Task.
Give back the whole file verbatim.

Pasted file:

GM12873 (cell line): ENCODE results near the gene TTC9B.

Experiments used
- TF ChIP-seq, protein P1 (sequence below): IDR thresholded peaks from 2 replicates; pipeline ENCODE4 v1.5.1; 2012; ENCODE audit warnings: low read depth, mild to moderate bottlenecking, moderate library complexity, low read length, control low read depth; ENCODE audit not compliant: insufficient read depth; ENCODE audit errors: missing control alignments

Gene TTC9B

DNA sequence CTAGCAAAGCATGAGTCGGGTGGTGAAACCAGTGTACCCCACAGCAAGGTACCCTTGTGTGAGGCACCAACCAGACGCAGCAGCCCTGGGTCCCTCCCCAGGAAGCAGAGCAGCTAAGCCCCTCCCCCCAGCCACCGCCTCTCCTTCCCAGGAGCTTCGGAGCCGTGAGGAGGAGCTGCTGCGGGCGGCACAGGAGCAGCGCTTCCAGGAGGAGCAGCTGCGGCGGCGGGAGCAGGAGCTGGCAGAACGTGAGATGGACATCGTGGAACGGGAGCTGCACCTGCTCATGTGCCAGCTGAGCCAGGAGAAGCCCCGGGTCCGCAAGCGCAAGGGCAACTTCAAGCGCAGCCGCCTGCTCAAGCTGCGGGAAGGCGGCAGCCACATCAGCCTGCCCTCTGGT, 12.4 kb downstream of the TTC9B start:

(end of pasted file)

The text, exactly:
GM12873 (cell line): ENCODE results near the gene TTC9B.

Experiments used
- TF ChIP-seq, protein P1 (sequence below): IDR thresholded peaks from 2 replicates; pipeline ENCODE4 v1.5.1; 2012; ENCODE audit warnings: low read depth, mild to moderate bottlenecking, moderate library complexity, low read length, control low read depth; ENCODE audit not compliant: insufficient read depth; ENCODE audit errors: missing control alignments

Gene TTC9B

DNA sequence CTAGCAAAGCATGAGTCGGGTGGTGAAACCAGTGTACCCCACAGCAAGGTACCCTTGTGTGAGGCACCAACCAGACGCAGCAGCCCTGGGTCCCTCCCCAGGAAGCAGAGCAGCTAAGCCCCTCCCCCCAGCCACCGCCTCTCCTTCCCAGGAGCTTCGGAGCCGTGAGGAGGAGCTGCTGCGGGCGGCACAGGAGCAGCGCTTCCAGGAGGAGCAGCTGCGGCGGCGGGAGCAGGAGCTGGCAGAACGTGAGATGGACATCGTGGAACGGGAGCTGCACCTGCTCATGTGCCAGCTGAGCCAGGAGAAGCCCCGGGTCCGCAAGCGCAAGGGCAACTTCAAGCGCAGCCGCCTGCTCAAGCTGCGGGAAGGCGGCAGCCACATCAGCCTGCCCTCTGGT, 12.4 kb downstream of the TTC9B start: